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there is there much that we need to do but that future is exciting if we are able to make the right investments in it happening. host: from washington democrats line, this is jean. caller: thanks for having me on. i just think that so much of the conversation would in effect from a really strong factual basis. i just completed reading the book by a scientist. she writes about how we got climate change and where we go from here. it is critical to consider that the u.s. has made most of the energy in the last 50 years by burning fossil fuels. just taking the dependency of the u.s. on fossil fuels and sitting with that is critical. we are in need of transformation. the revolution in values has to come along with it.
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this is not a technical fix situation. we have to consider how rv living in our that is undermining -- we have to consider, how are we living in a way that is undermining our ideals? we have to take that in. the science is very clear on this. the most recent warming trend of just a degree fahrenheit over the last 30 years is not something scientists are fighting about. the author says, trust me, scientists will fight about anything. so, for the audience out there who is questioning whether the science is in agreement that climate change is real, put that to rest. scientists completely agree on this. host: jean, thank you. lori lodes, go ahead. guest: i completely agree, the science is there. we have already increased 2 degrees fahrenheit over the past 100 or so years, and that is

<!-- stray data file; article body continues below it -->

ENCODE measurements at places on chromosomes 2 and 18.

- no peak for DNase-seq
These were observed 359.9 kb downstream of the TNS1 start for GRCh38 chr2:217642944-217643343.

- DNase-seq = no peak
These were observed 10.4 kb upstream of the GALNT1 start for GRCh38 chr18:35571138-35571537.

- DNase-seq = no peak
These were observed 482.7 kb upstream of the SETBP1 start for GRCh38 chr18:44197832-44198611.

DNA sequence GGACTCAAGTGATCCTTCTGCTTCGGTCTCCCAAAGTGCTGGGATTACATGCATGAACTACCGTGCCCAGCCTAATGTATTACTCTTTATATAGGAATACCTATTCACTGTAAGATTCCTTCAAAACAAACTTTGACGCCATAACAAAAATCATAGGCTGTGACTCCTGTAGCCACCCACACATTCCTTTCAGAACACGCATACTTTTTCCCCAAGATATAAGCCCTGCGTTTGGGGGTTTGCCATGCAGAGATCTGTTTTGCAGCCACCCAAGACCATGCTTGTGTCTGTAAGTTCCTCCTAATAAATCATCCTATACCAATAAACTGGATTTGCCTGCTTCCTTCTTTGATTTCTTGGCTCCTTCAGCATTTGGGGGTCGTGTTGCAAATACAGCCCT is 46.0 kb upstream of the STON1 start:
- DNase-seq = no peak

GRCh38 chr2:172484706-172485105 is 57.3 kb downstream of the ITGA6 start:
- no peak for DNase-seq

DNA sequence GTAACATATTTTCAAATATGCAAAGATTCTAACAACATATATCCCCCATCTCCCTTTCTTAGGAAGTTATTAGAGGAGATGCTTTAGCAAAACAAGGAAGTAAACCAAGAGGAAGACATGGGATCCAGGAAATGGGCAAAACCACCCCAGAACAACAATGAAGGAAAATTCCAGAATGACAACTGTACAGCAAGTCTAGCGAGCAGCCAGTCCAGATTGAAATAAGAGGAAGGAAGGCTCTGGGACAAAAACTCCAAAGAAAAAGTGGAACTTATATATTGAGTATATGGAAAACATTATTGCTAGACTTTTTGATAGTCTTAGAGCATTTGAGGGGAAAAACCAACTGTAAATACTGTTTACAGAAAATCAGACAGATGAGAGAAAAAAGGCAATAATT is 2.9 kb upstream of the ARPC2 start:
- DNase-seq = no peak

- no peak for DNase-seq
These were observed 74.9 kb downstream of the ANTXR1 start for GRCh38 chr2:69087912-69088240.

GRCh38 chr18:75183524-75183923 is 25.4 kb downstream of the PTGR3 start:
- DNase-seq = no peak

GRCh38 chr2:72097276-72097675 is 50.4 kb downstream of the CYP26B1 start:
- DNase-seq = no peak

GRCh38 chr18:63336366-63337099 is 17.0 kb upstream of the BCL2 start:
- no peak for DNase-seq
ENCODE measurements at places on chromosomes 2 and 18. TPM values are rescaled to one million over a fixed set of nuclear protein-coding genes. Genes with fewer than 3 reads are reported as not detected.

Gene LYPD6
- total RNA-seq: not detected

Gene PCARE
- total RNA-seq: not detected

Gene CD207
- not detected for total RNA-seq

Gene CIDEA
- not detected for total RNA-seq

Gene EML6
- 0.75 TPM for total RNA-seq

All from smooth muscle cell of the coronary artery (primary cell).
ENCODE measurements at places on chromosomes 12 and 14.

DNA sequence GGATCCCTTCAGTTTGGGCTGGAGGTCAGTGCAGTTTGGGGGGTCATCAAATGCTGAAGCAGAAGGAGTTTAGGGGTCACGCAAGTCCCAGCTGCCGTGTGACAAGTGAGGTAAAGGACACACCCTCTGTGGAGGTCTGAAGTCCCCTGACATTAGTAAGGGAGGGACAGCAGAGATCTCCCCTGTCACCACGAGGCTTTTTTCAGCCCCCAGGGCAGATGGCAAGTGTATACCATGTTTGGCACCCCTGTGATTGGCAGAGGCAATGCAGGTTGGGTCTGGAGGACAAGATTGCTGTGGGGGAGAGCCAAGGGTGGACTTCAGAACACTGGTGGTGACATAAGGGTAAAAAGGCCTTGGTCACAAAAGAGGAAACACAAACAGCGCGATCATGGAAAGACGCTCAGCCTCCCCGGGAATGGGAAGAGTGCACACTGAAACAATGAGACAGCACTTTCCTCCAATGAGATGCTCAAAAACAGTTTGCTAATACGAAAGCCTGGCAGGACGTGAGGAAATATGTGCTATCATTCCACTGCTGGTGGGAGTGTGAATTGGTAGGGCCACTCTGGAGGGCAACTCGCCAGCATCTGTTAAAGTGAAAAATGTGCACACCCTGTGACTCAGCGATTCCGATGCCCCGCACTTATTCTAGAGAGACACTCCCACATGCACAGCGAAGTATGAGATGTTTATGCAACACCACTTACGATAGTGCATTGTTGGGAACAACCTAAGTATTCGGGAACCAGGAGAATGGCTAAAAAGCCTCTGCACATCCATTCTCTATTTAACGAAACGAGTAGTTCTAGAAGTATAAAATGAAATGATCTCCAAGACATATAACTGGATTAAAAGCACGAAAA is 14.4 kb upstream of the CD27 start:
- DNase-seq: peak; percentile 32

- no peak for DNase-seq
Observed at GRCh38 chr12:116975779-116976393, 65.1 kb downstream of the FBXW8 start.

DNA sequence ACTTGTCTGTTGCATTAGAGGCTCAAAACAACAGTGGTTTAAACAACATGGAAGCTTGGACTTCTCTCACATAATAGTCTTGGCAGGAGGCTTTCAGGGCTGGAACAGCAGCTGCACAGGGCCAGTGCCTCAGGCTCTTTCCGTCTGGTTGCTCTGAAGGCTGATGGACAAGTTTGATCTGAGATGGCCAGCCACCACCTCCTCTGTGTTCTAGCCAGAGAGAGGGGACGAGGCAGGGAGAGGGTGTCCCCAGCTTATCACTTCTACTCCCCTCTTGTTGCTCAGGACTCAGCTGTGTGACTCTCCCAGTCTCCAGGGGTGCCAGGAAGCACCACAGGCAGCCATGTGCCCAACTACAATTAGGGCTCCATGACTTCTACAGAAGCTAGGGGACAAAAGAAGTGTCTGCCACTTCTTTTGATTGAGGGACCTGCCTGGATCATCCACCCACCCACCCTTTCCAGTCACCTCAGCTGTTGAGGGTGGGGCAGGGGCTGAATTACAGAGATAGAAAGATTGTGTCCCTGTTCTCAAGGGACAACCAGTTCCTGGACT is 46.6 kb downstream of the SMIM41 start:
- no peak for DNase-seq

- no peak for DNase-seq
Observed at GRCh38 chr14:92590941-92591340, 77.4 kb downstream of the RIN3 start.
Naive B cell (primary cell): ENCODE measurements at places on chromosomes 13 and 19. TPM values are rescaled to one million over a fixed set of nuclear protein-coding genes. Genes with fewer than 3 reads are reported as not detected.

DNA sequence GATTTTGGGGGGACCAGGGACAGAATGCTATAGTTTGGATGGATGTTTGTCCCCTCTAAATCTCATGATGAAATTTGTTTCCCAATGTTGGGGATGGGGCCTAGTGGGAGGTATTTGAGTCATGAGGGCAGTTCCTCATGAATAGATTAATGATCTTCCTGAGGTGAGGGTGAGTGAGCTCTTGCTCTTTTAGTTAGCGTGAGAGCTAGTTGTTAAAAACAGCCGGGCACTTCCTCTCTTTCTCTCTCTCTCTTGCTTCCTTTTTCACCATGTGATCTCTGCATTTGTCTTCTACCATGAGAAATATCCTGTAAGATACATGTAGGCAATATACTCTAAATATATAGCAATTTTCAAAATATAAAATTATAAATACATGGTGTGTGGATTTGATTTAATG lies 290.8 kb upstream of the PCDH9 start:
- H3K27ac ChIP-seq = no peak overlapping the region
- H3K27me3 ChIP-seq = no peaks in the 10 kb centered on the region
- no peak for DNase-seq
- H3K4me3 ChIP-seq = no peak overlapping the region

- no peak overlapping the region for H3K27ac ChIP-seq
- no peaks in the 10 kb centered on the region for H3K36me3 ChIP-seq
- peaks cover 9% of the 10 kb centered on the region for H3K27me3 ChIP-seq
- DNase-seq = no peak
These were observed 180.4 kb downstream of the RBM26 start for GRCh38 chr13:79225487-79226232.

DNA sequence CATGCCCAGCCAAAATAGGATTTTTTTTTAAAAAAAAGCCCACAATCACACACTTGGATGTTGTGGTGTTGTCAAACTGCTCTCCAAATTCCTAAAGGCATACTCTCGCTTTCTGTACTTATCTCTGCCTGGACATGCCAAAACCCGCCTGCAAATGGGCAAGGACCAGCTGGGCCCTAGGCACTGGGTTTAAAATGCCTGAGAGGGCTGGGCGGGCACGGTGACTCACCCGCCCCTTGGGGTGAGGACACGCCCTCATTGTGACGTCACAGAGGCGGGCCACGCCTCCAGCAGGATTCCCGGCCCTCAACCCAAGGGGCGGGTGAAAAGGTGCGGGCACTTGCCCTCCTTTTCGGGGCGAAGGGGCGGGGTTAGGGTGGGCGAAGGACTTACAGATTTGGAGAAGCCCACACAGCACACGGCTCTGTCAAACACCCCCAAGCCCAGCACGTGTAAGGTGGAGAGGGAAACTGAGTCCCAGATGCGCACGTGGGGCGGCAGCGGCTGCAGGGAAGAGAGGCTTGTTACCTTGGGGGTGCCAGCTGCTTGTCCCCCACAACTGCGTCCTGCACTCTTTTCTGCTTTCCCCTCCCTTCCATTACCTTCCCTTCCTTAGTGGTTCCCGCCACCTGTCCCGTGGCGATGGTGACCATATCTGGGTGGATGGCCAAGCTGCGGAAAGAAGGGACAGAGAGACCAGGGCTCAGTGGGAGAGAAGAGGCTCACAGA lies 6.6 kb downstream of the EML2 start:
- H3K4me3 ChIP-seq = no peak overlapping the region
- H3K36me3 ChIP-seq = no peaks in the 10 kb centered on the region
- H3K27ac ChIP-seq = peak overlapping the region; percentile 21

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going to keep on getting worse. and i do agree with the caller that we need to have effect-based conversation. fossil fuels are the reason why climate change is happening, and it is why we have to do more to move to a electricity, clean energy space as soon as possible, and that if we don't take that action, we will be left with the consequences. i think the caller brings up a really important point. it is not an extreme weather event. the increased pollution causes asthma. that is where we have increased rates of asthma across the country, particularly in front-line communities who are dealing with decades of legacy
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pollution that has destroyed their communities not only day today. i think we need to be having effect with good decision about what is happening and how we deal with it. host: lori lodes serves as executive director of climate power. we thank you for your time today. guest: thank you so much, pedro. host: for the remainder of the program until 10:00, we will participate in an open forum. you can comment on what you have seen so far this morning you can comment on the infrastructure bill, or other issues that are important to you. democrats, 202-748-8000, republicans, 202-748-8001, and independents 202-748-8002.
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we will start right after this. ♪ >> he is could credited with creating some of the world's best fictional characters, over 2000, for that matter, scattered throughout his 14 and have published novels. american authors, journalists, and politicians often refer to situations as dickensian. kenny hartley, emeritus professor, has published three books on charles dickens, the most recent one titled "a very short introduction" by hartford press. we asked professor hartley to thomas about christopher dickens' life and accomplishments including his trips to the united states in 1842 and in 1867. >> author jenny hartley, on this episode of booknotes+.